Zero-shot Learning with Class Description Regularization

06/30/2021 ∙ by Shayan Kousha, et al. ∙ 0

The purpose of generative Zero-shot learning (ZSL) is to learning from seen classes, transfer the learned knowledge, and create samples of unseen classes from the description of these unseen categories. To achieve better ZSL accuracies, models need to better understand the descriptions of unseen classes. We introduce a novel form of regularization that encourages generative ZSL models to pay more attention to the description of each category. Our empirical results demonstrate improvements over the performance of multiple state-of-the-art models on the task of generalized zero-shot recognition and classification when trained on textual description-based datasets like CUB and NABirds and attribute-based datasets like AWA2, aPY and SUN.

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1 Introduction

Image classification methods have advanced significantly in the past few years. This has largely been driven by a large amount of data per class which has enabled models to learn them. However, data gathering can be time-consuming and expensive. Further, many rare classes may not have sufficient training data. This has led to the creation of “Zero-Shot Learning” (ZSL) methods which aim to leverage other information, typically natural language descriptions of classes, to learn about classes with little or no directly labelled data available. Recent generative ZSL methods have gone further; instead of only classifying unseen classes, they aim to also generate samples from unseen classes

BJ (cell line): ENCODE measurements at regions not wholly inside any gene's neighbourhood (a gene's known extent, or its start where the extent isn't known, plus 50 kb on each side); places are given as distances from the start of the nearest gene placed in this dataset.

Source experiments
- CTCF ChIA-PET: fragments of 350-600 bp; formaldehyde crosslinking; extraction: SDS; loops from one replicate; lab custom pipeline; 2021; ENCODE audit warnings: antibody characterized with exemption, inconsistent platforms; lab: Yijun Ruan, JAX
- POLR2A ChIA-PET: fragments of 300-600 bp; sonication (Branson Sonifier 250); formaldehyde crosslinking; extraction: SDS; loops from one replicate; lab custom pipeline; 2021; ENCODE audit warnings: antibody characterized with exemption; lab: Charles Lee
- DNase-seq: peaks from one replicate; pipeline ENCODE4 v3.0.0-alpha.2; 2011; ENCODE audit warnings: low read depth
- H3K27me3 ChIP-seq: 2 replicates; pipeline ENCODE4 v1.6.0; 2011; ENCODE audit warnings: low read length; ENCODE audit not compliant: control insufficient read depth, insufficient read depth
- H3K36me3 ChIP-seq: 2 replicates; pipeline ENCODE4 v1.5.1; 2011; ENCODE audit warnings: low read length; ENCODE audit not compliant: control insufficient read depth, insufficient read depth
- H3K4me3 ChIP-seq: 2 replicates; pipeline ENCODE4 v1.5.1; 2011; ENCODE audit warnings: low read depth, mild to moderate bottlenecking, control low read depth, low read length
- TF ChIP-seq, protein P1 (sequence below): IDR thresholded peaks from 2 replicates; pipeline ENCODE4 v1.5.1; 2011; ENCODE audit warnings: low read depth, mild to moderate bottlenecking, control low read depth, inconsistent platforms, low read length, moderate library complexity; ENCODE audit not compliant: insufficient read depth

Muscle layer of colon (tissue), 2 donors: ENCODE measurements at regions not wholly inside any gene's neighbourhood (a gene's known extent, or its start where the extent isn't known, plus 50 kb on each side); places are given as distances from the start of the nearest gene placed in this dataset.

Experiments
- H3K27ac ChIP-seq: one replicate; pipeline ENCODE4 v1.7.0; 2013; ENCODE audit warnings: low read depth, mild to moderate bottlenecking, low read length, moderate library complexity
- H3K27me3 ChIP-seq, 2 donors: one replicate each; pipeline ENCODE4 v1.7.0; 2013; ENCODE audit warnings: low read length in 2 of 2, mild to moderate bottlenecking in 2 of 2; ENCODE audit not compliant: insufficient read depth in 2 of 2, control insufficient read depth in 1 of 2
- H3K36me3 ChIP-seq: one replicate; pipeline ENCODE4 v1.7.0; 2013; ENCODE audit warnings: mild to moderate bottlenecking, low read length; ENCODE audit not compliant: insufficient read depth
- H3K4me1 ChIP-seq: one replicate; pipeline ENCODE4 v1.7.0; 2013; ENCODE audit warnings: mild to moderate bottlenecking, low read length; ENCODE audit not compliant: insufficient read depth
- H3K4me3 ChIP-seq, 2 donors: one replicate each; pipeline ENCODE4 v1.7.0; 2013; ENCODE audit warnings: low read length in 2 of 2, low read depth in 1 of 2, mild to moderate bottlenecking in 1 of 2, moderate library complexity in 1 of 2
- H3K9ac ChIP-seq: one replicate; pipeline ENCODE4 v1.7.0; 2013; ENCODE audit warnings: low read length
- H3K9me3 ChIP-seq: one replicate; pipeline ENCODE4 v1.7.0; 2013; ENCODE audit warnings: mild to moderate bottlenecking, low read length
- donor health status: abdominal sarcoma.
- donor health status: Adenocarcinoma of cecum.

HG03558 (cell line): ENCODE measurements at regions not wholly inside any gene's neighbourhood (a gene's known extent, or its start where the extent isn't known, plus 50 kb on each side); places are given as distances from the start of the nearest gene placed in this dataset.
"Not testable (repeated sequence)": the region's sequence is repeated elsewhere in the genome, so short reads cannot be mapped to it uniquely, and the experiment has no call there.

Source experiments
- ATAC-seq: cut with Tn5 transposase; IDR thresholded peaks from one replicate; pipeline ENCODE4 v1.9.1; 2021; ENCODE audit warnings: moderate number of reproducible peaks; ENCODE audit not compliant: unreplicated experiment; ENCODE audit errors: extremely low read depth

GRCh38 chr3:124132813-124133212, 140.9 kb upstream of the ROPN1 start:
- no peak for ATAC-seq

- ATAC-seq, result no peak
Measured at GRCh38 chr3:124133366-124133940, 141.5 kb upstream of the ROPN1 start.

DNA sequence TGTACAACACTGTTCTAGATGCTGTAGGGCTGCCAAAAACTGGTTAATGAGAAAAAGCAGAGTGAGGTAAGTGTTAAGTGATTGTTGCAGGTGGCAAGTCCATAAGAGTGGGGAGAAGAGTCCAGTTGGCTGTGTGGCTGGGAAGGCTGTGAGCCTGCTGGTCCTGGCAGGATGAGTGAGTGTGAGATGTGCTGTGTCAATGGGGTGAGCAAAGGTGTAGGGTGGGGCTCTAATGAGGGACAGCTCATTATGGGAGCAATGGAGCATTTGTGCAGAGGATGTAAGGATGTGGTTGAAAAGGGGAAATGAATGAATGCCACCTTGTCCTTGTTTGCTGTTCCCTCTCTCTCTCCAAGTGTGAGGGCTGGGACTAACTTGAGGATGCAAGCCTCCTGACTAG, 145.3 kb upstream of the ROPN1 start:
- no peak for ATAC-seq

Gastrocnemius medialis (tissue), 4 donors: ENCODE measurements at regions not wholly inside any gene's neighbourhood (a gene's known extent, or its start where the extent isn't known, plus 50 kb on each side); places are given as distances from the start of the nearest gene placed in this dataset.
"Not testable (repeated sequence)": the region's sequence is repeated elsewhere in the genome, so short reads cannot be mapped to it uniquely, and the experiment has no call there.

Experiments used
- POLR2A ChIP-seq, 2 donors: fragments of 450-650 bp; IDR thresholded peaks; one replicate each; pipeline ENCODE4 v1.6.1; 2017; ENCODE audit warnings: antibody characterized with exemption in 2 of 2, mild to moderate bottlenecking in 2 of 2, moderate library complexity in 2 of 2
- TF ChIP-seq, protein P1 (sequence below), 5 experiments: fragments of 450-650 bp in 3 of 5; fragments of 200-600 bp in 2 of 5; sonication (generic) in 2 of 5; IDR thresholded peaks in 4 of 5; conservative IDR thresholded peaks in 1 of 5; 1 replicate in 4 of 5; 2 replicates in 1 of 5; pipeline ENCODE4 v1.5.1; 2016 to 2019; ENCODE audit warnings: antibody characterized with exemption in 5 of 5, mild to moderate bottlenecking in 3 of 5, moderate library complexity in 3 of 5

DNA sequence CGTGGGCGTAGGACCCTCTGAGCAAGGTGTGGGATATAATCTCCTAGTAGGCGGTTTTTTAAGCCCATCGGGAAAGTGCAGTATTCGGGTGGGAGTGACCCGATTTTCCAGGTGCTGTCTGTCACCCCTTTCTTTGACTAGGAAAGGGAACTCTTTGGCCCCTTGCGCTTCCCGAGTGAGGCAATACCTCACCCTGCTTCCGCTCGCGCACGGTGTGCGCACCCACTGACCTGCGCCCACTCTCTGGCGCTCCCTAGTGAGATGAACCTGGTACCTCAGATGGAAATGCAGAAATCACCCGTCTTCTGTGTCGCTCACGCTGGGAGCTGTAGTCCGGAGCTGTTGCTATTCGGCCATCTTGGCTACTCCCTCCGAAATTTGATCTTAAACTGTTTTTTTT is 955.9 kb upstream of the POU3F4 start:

[ijcai2017-246, Yizhe_ZSL_2018, xian2018feature, long2017zeroshot, 7907197, Mohamed_Creative_2019].

Despite recent advances in the field of generative ZSL, there are still significant challenges. Generative ZSL methods do not guarantee that the generated visual examples of unseen classes deviate meaningfully from seen classes. That is, there is a risk that the generated images are too similar to samples from the seen classes. Another problem arises when the model is forced to generate samples of unseen classes that arbitrarily deviate from seen classes. In this case there is a risk that the generated images do not follow the description of unseen classes. Instead, the primarily property of the generated images is that they deviate sufficiently from seen classes.

We believe paying closer attention to the details of the description is key to solving both of these issues. Inspired by this, we introduce a new model that aims to encourage the generative model to pay closer attention to the details. Specifically, the model includes a mapping from the generated visual features back to the original text or attributes of a class. By requiring that there exists a mapping from the generated visual features to the class specific description, we force the generator to pay closer attention to these inputs. This is implemented by adding an additional loss function which penalizes the generator and regularizer if the generated description is not similar to the input description. We call our proposed method Description Generator Regularized ZSL (DGRZSL). The approach is unsupervised and not tied to a specific generative ZSL approach so it can be added to any ZSL approach that uses the descriptions of seen and unseen categories with minimal modifications to the underlying generative ZSL approach.